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Speeding up exploration with John Sall

Well, Wall Street cares so much about making fast decisions that it is laying dedicated high-speed lines so that the data for program trades can be processed faster and orders executed more quickly. If Wall Street can do all this in milliseconds, won’t it make a difference to you to get your indicators sooner, in seconds instead of hours, in time for a fast response to make a difference?

Speed was the theme of the day today, where I joined hundreds of others at Predictive Analytics World to talk about how to get things done more quickly -- and what a more perfect place to host this topic of discussion than in the heart of fast-paced midtown Manhattan?  John Sall, SAS co-founder and chief architect of JMP delivered a 20-minute keynote address on speed -- specifically how it’s possible to explore your data, even big data, more quickly.

The question people commonly ask themselves: Is there too much data to use interactive graphics? The more things you are able to view, the more discoveries you can make and realize value faster. Rich graphics with more features and more dimensions greatly enable this process, and animation helps too. Fast visualization is key. Here’s what I learned from John’s visual data exploration (in a matter of 18 minutes to be exact).

In viewing birth records from the CDC over the last 50 years using Graph Builder capabilities in JMP:

  • Women 30 and older have heavier babies.
  • Male babies tend to weigh about 100 grams more than female babies.
  • Not many babies are born on weekends. Why? Scheduled births surround doctors’ busy schedules.
  • Some babies have weighed as much as 22 tons. Oh wait, no, that was just missing values in the data table.
  • Time it took to find out these few facts from 12.8 million births: 3 minutes.

    In viewing ASA data to better understand challenges with airline traffic, he grouped the data by month and years, using the heat map graphing capabilities to discover that:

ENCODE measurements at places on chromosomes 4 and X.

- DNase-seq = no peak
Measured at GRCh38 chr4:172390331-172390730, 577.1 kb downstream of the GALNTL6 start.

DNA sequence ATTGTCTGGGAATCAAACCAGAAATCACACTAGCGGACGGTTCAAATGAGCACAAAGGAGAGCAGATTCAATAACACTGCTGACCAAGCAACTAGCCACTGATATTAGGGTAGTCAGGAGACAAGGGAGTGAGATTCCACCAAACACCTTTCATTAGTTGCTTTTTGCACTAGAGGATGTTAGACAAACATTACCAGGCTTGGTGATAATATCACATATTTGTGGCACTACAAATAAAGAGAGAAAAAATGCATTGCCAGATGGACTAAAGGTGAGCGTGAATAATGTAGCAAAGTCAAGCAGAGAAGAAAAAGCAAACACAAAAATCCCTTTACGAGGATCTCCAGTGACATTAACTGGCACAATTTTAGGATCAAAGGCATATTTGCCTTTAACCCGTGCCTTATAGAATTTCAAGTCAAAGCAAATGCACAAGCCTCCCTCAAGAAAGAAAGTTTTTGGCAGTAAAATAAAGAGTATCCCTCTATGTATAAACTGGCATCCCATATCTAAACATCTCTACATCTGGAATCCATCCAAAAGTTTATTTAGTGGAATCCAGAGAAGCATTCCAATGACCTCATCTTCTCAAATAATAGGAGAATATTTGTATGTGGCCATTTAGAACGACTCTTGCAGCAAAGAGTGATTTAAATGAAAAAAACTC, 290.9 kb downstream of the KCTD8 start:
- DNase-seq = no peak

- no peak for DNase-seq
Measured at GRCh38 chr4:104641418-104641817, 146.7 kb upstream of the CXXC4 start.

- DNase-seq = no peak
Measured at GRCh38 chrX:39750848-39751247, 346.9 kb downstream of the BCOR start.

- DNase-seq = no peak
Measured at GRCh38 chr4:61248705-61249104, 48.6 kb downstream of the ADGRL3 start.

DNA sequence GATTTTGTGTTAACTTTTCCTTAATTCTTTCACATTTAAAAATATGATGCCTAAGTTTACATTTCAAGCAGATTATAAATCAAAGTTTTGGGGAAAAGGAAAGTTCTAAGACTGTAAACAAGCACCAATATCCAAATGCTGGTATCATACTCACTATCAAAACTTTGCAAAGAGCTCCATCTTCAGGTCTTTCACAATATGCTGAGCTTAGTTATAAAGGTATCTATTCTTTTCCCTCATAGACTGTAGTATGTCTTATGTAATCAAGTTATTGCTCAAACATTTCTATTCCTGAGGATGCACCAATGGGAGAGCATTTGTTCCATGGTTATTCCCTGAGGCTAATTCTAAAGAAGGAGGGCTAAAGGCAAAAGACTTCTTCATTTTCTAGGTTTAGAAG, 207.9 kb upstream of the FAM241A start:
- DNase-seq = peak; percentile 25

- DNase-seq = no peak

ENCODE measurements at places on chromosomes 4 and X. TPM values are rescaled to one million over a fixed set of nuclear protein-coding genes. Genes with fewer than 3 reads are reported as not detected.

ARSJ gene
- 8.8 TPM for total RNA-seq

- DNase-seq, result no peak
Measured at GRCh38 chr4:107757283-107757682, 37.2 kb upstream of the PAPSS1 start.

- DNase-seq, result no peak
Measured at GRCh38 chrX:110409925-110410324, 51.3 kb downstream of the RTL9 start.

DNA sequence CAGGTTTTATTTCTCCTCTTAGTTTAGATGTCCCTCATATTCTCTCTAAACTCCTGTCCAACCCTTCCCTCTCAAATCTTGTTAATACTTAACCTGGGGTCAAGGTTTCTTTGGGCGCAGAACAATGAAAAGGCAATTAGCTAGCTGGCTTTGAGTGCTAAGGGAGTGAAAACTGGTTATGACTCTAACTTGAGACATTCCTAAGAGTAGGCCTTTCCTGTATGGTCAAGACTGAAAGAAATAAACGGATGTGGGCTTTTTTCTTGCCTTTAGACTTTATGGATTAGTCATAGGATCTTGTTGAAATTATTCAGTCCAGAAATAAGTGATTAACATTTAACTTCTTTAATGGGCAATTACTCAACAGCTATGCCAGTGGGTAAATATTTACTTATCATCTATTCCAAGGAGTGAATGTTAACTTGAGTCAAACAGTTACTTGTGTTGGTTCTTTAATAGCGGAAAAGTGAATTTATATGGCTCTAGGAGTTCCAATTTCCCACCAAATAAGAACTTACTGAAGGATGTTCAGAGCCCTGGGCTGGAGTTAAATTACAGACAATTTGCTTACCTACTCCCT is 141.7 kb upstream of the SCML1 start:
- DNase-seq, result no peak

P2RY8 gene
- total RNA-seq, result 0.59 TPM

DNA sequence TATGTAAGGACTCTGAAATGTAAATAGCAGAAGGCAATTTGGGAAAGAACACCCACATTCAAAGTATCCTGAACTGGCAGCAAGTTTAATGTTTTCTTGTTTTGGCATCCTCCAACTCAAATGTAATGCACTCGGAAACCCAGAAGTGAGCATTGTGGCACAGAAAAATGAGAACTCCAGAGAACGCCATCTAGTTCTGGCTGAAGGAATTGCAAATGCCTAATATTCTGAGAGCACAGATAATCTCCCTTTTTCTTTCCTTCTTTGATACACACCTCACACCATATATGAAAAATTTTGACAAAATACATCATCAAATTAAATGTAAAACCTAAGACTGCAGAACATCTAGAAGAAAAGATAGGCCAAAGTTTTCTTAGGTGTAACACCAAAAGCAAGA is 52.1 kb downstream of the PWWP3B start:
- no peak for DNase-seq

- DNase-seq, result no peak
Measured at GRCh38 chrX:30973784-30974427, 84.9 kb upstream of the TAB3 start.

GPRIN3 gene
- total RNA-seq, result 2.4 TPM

• There we lots of delays across the US in December of 1999 and 2000.
    • No tracking mechanism was in place in 1987 to track delays.
    • It’s easy to create a scatterplot of delay by distance and use binning to see where the data is heaviest.
    • Time it took to make these observations by sifting through 123 million cases documented: less than 2 minutes.

       In viewing social survey data and labor force statistics using 5,416 variables, John discovered:

      • What makes people happy (this may be a separate blog post altogether, but I can say that health condition and financial stability were among the top-ranked variables).
      • If you have 12 people in your household, you are unlikely to be happy. Yes, this is truly what the data showed and did garner many laughs from the PAW audience.
      • Total time to discover what makes people happy: 2.5 minutes.

        In closing, John indicated that in addition to all the speed JMP enables on the desktop, SAS has made great strides in high-performance analytics. Customers have been able to tackle problems that previously were intractable. Some improvements:

        • Reducing analytics processing time from 11 hours to 10 seconds, in other cases 30 hours to 2 hours.
        • Driving a 15 percent improvement in customer retention rates.
        • Modeling 195 million customer records in real time.
        • It made us happy that John joined us today to share these insights. I turned to tell him so, but he was already on his way out the door to catch the high-speed train at Penn Station to his next engagement for the day.

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